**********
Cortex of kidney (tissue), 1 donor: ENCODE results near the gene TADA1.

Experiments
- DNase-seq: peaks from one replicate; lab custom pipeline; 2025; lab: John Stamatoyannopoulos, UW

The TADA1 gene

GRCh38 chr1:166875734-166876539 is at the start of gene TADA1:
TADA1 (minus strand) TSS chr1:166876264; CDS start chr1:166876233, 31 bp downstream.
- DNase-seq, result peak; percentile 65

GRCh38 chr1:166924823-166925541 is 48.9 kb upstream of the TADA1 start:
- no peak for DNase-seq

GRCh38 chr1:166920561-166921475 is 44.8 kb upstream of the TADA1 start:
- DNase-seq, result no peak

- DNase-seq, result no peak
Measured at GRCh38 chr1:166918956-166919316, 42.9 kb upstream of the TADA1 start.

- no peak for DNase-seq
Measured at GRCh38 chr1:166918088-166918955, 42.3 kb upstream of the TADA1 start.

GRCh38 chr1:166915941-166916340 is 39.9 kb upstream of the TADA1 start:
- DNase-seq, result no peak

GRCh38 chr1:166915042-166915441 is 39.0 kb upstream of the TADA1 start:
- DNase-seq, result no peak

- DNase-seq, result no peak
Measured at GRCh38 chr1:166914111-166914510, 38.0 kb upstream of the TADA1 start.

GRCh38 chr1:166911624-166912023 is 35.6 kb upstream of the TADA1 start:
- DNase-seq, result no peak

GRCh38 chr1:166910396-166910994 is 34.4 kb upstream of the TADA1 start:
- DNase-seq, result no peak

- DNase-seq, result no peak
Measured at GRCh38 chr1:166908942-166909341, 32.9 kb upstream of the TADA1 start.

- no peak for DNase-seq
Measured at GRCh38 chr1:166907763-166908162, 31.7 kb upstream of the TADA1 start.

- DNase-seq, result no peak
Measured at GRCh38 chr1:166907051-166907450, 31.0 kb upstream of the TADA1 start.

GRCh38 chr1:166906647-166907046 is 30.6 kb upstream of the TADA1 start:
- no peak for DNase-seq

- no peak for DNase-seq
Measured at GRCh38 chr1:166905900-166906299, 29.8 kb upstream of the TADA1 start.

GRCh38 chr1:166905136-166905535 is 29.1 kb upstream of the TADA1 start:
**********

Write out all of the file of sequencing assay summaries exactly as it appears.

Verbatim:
Cortex of kidney (tissue), 1 donor: ENCODE results near the gene TADA1.

Experiments
- DNase-seq: peaks from one replicate; lab custom pipeline; 2025; lab: John Stamatoyannopoulos, UW

The TADA1 gene

GRCh38 chr1:166875734-166876539 is at the start of gene TADA1:
TADA1 (minus strand) TSS chr1:166876264; CDS start chr1:166876233, 31 bp downstream.
- DNase-seq, result peak; percentile 65

GRCh38 chr1:166924823-166925541 is 48.9 kb upstream of the TADA1 start:
- no peak for DNase-seq

GRCh38 chr1:166920561-166921475 is 44.8 kb upstream of the TADA1 start:
- DNase-seq, result no peak

- DNase-seq, result no peak
Measured at GRCh38 chr1:166918956-166919316, 42.9 kb upstream of the TADA1 start.

- no peak for DNase-seq
Measured at GRCh38 chr1:166918088-166918955, 42.3 kb upstream of the TADA1 start.

GRCh38 chr1:166915941-166916340 is 39.9 kb upstream of the TADA1 start:
- DNase-seq, result no peak

GRCh38 chr1:166915042-166915441 is 39.0 kb upstream of the TADA1 start:
- DNase-seq, result no peak

- DNase-seq, result no peak
Measured at GRCh38 chr1:166914111-166914510, 38.0 kb upstream of the TADA1 start.

GRCh38 chr1:166911624-166912023 is 35.6 kb upstream of the TADA1 start:
- DNase-seq, result no peak

GRCh38 chr1:166910396-166910994 is 34.4 kb upstream of the TADA1 start:
- DNase-seq, result no peak

- DNase-seq, result no peak
Measured at GRCh38 chr1:166908942-166909341, 32.9 kb upstream of the TADA1 start.

- no peak for DNase-seq
Measured at GRCh38 chr1:166907763-166908162, 31.7 kb upstream of the TADA1 start.

- DNase-seq, result no peak
Measured at GRCh38 chr1:166907051-166907450, 31.0 kb upstream of the TADA1 start.

GRCh38 chr1:166906647-166907046 is 30.6 kb upstream of the TADA1 start:
- no peak for DNase-seq

- no peak for DNase-seq
Measured at GRCh38 chr1:166905900-166906299, 29.8 kb upstream of the TADA1 start.

GRCh38 chr1:166905136-166905535 is 29.1 kb upstream of the TADA1 start: